Despite Macklemore's song, thrift shops are not new ideas. For years, people have been taking their gently used clothes to places that will redistribute them to people in need for a reasonable price.
In college, I often spent many hours wandering the aisles of the local thrift store, Value Village. I could get lost in the texture of a good leather coat and could spend hours daring friends to try on hideous cast-offs someone once thought stylish.
I found a style of my own in the racks of other people's clothing. Old man trousers, busy polyester shirts, warm hand-knit sweaters, and bright outerwear came home with me for a new life. I felt like each piece had a history and it would help me shape my future.
I was pretentious at 23.
More importantly, I could find a deal. I was living on $700 a month -- including rent, utilities, groceries, and my car. It was enough at the time - not much extra, but I didn't need much. I lived with 3 room mates, I could raid my parents fridge if need be, and I loved "retro" before it was cool.
I might still be pretentious.
This last time I wandered the hallowed lanes of The Double V Boutique, I was underwhelmed at what I found and a more than a bit appalled.
The front of the store was new items for sale. New, cheap (though more so in make than cost), and gaudy. The store was less of a treasure trove and more of an aging woman trying desperately to pretend she's 21. Too much lipstick, not enough substance.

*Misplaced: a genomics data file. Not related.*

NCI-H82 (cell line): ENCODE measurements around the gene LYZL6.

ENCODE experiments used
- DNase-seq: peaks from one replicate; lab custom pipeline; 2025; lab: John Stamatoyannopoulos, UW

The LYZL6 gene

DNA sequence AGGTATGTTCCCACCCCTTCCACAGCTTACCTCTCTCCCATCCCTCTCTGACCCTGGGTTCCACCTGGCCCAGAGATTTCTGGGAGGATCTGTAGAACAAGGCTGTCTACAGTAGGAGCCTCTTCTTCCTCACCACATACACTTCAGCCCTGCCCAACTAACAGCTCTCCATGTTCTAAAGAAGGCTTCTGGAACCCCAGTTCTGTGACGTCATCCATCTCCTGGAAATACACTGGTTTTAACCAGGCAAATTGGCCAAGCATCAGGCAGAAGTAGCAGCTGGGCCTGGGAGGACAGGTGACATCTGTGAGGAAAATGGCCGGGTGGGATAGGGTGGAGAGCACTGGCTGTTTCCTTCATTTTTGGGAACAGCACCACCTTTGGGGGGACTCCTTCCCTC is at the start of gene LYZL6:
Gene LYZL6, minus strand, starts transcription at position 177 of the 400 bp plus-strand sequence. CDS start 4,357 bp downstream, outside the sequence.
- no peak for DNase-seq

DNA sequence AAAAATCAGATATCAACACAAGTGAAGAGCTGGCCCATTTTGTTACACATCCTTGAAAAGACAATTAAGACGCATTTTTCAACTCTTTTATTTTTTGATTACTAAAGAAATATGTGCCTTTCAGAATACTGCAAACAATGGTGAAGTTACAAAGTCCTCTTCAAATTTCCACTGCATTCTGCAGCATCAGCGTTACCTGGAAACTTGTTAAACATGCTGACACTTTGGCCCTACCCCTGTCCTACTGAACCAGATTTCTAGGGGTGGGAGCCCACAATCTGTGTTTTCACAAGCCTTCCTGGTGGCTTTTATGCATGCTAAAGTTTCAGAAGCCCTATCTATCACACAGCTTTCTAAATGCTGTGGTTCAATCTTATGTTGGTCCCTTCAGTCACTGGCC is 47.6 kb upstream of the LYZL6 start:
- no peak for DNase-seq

However, the worst part was the prices. Any item that was quality was so expensive you could almost afford to buy it new. If the item was worn down and not really that great, it was still a low price. But anything that could be used to augment a poorer persons wardrobe was out of range.
It dawned on me that the thrift shop was not a place for lower income people to purchase things they needed at a price they could afford. Instead, it was a place for higher income people to find prices they thought were inexpensive.
I'm sure there are still deals to be had. Maybe, if one searches they will find a piece here and there that is both affordable and of quality. Maybe the memory of what Value Village was for me as a college student was not quite the reality even at that time. But what I felt, as a woman with 15 years more experience than that doe-eyed girl, was that it was not accessible to everyone in our village.
Then it dawned on me -- I hadn't been poor. I had been a student. If I wanted to, I could have saved up money and bought things at their full price elsewhere. It was the influx of college students scoring the racks looking for their own voice that may have raised the prices out of the reach of the people it was meant for.
On the other hand, I got a really cute skirt.